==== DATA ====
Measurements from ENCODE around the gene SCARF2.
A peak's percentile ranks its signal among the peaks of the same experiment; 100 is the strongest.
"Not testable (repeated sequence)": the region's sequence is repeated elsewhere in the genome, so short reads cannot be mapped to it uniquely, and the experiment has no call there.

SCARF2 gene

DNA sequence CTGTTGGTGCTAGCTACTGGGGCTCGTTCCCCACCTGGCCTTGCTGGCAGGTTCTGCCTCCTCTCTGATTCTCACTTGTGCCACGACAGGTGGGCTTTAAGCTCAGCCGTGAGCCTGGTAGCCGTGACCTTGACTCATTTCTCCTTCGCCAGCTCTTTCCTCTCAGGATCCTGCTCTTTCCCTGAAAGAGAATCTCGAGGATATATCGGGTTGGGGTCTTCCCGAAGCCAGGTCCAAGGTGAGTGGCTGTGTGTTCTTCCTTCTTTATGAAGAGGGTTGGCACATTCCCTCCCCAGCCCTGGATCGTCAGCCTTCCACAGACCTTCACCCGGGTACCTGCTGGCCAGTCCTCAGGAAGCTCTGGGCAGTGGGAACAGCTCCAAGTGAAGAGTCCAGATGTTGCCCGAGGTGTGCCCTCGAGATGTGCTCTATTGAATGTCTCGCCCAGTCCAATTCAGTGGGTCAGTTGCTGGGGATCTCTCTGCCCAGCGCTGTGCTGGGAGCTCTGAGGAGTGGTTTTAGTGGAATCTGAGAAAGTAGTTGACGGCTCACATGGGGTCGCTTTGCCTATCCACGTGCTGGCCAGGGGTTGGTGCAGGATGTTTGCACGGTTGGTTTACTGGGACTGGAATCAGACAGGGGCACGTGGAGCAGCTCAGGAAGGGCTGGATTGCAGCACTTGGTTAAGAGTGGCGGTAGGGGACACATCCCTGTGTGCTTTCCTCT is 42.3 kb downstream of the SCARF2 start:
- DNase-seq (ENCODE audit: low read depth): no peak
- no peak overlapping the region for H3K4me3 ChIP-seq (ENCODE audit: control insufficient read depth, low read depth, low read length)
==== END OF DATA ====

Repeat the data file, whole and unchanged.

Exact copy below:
Measurements from ENCODE around the gene SCARF2.
A peak's percentile ranks its signal among the peaks of the same experiment; 100 is the strongest.
"Not testable (repeated sequence)": the region's sequence is repeated elsewhere in the genome, so short reads cannot be mapped to it uniquely, and the experiment has no call there.

SCARF2 gene

DNA sequence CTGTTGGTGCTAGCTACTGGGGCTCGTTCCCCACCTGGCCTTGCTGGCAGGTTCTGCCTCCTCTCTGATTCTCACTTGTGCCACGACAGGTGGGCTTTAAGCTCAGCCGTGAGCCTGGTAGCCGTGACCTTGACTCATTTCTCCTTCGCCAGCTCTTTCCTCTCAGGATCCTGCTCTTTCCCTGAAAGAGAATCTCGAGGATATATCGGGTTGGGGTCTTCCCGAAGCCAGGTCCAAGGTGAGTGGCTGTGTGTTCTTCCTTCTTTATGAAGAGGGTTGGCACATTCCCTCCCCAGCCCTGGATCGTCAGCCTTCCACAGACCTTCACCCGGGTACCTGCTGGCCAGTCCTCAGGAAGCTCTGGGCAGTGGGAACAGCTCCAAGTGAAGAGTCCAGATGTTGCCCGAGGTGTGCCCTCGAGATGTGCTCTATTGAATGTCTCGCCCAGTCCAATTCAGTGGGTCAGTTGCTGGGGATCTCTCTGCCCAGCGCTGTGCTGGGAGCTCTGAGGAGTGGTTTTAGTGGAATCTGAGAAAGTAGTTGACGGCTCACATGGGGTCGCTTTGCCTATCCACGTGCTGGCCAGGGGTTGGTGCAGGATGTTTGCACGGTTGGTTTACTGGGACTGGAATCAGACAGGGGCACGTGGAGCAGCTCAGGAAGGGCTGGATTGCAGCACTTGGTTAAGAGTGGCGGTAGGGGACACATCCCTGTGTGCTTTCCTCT is 42.3 kb downstream of the SCARF2 start:
- DNase-seq (ENCODE audit: low read depth): no peak
- no peak overlapping the region for H3K4me3 ChIP-seq (ENCODE audit: control insufficient read depth, low read depth, low read length)